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Online Remote Condition Monitoring of Tidal Stream Generators

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Greater reliability for tidal energy production

Harnessing the power of nature by using the tides to drive a turbine and produce electricity can provide a valuable source of renewable energy. But tidal turbines are subject to serious wear and tear, resulting in a significant cost in time and money when they undergo maintenance – an EU-funded initiative addressed this challenge.

Energy

Tidal streams are highly directional and predictable with stored energy density 800 times greater than that in wind for the same speed. The necessary infrastructure to produce renewable energy from this source can be hidden away under water and stored in cages to protect wildlife and passing ships. However, despite the benefits, tidal stream power has been underutilised due to problems with operation and maintenance. For example, structural vibrations of the large, heavy turbine components can reduce their effectiveness and lead to failure, resulting in their being available for as little as 25 % of the time. Structural health monitoring is well established in many fields, but underdeveloped in tidal stream power plants. This issue was addressed by the REMO (Online remote condition monitoring of tidal stream generators) project, which brought the technology up to date. Consortium members set out to reduce projected life-cycle maintenance costs by 50 % and achieve availability times of more than 96 %, which is comparable to those of wind turbines. Energy production costs will also be in line with wind turbines, thereby encouraging investment and realisation of the full economic and environmental benefits of using tidal power as a renewable source of energy. Tidal turbines' gearboxes are one of the most important causes of downtime as they must operate under a very harsh variable-load environment, causing a high level of wear and fatigue in gearbox components. In addition, the turbine motors must be prepared with the appropriate sealant so that they are able to work underwater. Researchers first determined the frequency signal of a healthy tidal stream turbine. On-site accelerometers and acoustic emission sensors then monitored low- and high-frequency vibrations for all rotational components during the operational lifetime. Deviations from the healthy signature caused an automatic alarm to sound, thereby enabling preventative maintenance to be carried out before the turbine became damaged. REMO's remote structural health monitoring technology for tidal stream turbines will catch potential faults before they occur. The sensor system will significantly decrease maintenance time and costs, increasing availability and thus bringing operating and electricity costs in line with those of wind turbines. Furthermore, widespread investment and market uptake will have important benefits for related industries, consumers and the environment.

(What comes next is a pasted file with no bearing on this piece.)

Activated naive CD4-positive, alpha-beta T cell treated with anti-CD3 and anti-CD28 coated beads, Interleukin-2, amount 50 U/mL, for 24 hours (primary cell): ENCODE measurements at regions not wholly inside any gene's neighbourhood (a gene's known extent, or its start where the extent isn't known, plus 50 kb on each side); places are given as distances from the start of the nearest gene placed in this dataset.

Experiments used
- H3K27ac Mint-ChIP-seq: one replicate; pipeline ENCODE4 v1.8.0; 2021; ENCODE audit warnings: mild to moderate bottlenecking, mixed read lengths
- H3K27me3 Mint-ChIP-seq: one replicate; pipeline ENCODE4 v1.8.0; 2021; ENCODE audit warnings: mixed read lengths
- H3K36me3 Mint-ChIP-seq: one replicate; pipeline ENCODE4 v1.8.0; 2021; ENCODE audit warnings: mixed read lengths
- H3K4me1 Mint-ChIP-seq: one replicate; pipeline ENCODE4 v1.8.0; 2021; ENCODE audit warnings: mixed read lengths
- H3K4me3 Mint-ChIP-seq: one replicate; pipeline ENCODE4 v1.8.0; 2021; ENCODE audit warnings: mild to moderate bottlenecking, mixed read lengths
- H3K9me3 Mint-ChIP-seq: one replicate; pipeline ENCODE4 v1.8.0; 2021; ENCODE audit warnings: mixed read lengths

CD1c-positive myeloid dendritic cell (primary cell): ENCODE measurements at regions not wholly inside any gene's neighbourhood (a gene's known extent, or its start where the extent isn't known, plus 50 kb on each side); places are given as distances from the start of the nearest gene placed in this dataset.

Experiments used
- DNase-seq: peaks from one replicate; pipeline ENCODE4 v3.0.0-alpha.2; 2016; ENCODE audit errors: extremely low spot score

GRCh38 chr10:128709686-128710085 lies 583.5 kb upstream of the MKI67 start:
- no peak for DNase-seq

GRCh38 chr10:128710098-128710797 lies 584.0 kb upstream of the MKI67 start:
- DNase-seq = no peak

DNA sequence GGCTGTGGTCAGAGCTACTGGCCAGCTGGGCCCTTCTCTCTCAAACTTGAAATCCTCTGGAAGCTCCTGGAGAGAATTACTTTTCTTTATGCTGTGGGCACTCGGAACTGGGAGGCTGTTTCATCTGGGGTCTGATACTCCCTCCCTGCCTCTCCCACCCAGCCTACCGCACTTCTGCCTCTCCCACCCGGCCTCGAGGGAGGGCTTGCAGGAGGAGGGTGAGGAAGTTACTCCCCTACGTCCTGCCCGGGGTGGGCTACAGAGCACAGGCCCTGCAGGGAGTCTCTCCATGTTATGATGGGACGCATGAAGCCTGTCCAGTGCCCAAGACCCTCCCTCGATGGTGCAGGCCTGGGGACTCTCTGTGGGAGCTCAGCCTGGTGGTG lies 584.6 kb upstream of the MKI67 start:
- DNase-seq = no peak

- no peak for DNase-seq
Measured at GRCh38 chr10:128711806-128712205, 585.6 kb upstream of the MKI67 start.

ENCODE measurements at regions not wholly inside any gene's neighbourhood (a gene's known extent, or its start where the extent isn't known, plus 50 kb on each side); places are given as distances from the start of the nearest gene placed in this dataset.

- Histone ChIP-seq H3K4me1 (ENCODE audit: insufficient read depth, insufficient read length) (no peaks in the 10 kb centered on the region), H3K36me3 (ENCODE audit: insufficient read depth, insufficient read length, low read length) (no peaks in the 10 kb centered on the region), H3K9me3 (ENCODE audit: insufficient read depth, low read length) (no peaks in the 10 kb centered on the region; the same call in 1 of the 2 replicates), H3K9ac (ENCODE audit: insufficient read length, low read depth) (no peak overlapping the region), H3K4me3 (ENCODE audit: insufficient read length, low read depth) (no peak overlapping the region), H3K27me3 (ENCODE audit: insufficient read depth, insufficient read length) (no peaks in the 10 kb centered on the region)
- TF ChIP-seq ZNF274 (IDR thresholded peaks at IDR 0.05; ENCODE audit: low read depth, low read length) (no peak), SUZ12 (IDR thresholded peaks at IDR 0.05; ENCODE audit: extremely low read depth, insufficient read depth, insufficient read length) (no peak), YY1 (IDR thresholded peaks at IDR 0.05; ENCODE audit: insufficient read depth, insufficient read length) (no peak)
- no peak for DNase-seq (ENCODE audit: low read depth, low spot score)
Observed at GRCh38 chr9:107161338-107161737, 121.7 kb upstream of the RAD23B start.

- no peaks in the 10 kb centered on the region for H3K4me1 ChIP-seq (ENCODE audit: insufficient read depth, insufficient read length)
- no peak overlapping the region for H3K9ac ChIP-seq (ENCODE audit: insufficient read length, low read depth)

Keywords

Turbine, electricity, renewable energy, tidal stream, structural health monitoring, rotational components

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